Jarrett Grace was talked about a lot last spring by the coaching staff but, frankly, just was not needed so much in 2012. Not with Manti Te'o having the kind of season he had, recording seven interceptions en route to a Heisman Trophy runner-up campaign that saw him rarely leave the field. Now that position is vacant following three consecutive 100-tackle seasons, and Grace, a redshirt sophomore, has the inside track to take over inside. Fifth-year senior Dan Fox, recovering from offseason shoulder surgery, is capable of playing both inside positions, and fellow fifth-year senior Carlo Calabrese has resumed his role as the Will linebacker after splitting duties there with Fox the past two seasons. No one should expect anything resembling Te'o's All-America-type run from the position so soon, but with starters, and depth, returning at every other linebacker spot, the Mike is the position to keep an eye on during the offseason.
Starting cornerback Bennett Jackson had surgery to repair a labrum tear. Starting inside linebacker Dan Fox had a similar operation. Both are expected to be limited to non-contact portions of spring practice, which starts March 20.
Safety Austin Collinsworth is expected to be ready this spring after missing the 2012 season because of separate shoulder and back surgeries. Brian Kelly also sounded optimistic about the playing future of center Matt Hegarty, who was shut down for the season following a Nov. 8 mini-stroke, while cornerback Lo Wood continues to recover from an Achllies tear suffered in fall camp.
Constant leg problems, meanwhile, may force offensive tackle Tate Nichols to take a medical redshirt.
Kelly pegged Hegarty, Nick Martin and Mark Harrell as players in the mix to replace Braxston Cave at center. Kelly said Fox, Carlo Calabrese and Jarrett Grace are the front-runners to replace Te'o at the MIKE linebacker spot, with Kendall Moore and potential incoming freshmen having a chance to be included as well.
The mentioning of Fox and Calabrese means both will likely be back for a fifth season in 2013, though Kelly said the official process needs to still take place.
"We're going to sit down when we get back, as we always have from recruiting, once we finish up our numbers in recruiting, then we start to talk about our fifth-year guys," Kelly said. "But they'll all, as we have in the past, they'll continue to train because they're in school anyway. And then we'll let them know our decisions as we talk to the university, relative to granting that additional year."
Kelly also said he is hoping the NCAA's ruling on safety Jamoris Slaughter's appeal for a sixth year will come before national signing day. Kelly said Slaughter is still in school.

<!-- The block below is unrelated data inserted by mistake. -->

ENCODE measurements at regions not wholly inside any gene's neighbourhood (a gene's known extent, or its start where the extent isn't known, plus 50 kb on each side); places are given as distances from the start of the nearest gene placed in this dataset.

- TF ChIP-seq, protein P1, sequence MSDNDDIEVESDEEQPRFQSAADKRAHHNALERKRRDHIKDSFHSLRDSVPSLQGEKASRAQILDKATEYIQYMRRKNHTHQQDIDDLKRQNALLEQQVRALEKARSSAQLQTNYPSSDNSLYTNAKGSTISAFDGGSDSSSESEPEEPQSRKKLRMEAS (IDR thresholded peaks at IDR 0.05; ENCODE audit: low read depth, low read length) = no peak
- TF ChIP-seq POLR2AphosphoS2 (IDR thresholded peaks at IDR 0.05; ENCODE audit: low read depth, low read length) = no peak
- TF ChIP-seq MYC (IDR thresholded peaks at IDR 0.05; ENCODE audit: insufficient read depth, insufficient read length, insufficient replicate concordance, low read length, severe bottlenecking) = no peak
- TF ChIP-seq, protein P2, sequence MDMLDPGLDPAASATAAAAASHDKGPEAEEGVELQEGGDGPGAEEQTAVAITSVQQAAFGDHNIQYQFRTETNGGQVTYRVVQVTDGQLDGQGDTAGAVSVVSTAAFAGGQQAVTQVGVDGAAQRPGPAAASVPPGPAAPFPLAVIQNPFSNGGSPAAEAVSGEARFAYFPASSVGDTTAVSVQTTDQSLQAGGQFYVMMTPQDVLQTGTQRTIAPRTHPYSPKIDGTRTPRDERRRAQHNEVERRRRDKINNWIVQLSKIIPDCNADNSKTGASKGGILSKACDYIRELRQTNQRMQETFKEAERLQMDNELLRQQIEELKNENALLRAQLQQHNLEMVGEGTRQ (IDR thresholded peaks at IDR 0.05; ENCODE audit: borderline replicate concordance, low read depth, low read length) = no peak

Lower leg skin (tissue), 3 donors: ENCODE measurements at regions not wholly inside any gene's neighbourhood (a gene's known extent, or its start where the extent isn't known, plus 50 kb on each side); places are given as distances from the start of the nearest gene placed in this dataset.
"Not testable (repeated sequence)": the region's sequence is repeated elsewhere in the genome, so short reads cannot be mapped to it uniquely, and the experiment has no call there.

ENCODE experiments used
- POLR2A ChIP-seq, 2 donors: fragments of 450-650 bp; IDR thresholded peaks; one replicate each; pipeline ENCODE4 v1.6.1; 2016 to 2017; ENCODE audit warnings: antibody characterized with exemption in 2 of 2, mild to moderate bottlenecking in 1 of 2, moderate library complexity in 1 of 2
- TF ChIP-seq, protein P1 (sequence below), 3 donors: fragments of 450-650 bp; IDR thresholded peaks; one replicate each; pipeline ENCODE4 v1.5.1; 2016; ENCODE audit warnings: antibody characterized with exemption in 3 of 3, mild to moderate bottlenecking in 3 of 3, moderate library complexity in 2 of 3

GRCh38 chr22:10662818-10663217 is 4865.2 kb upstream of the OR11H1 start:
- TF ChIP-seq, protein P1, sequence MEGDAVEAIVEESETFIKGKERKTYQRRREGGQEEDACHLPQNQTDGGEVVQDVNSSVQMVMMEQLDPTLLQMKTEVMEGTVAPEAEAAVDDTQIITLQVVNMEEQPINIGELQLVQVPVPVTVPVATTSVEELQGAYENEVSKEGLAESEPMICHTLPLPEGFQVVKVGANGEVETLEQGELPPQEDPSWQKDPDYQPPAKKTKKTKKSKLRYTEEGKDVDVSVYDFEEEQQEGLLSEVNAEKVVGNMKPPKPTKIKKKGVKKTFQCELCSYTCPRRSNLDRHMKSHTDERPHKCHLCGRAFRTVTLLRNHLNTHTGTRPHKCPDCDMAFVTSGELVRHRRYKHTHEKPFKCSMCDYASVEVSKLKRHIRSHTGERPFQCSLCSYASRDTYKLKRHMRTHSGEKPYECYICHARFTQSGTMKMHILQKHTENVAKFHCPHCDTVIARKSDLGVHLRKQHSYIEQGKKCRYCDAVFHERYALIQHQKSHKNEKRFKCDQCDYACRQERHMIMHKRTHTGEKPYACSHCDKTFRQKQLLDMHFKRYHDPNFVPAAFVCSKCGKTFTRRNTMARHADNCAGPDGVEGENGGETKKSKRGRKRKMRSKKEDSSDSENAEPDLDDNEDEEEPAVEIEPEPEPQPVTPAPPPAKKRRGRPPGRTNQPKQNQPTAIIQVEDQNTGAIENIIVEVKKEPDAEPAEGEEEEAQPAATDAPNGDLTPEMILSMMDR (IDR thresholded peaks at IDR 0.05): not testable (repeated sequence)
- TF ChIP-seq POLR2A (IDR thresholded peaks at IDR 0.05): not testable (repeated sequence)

1. Everett Golson will be the Week 1 starter ... but his leash may be even shorter than it was this past season. Tommy Rees is there waiting for the two-minute drill when called upon, but with Andrew Hendrix seasoned another year and with Gunner Kiel's redshirt season now out of the way, coach Brian Kelly is quick to insert a new guy whenever the opportunity presents itself. Nonetheless, Golson will enter spring and fall camp as the No. 1 guy and will emerge from both as the winner.
3. Stephon Tuitt will break Justin Tuck's sack record and have a very tough decision to make at season's end. The defensive end and his mother have said in published reports that they aren't thinking about an NFL future just yet, but that will become harder to avoid after Tuitt takes yet another step in 2013. Following a 12-sack sophomore campaign that Tuitt deemed a "learning year," the 6-foot-6, 303-pounder will add a couple of more, breaking Tuck's single-season Irish record of 13.5 and becoming a universally accepted first-round pick should he choose to enter the draft after his junior year.
4. Greg Bryant will be the No. 1 RB by midseason. There is a logjam in Notre Dame's backfield, but none are all that proven. George Atkinson III and Cam McDaniel have performed well in complementary roles, but neither have handled anything close to the workload that a No. 1 back requires. While the carries will likely be divvied up among those two, USC transfer Amir Carlisle and redshirt freshman William Mahone, Bryant's size and speed fit the mold of an every-down guy, and his first year will go a long way in proving that he is the future answer in the Notre Dame backfield.
5. Zack Martin, Chris Watt, Dan Fox and Carlo Calabrese will be the returning fifth-year guys. I suppose this would be a bold prediction if I gave you an announcement date. But considering we didn't officially hear about last year's fifth-year guys until the spring, I won't be holding my breath.
We already know what's at-stake here for the Irish, who begin a six-game stretch in which they face five ranked opponents. They are 0 for their last 9 against top-10 teams, losing by an average margin of 15 points per game. A 2005 victory at then-No. 3 Michigan was Notre Dame's last victory over a top-10 opponent, and the Irish will hope to replicate that performance again tonight in the Mitten.
A couple travel items: USC running back transfer Amir Carlisle did not make the trip after being cleared for action two weeks ago. Carlisle suffered a broken ankle before the spring and has yet to play for the Irish, who bring back former starter Cierre Wood for his first game of the season.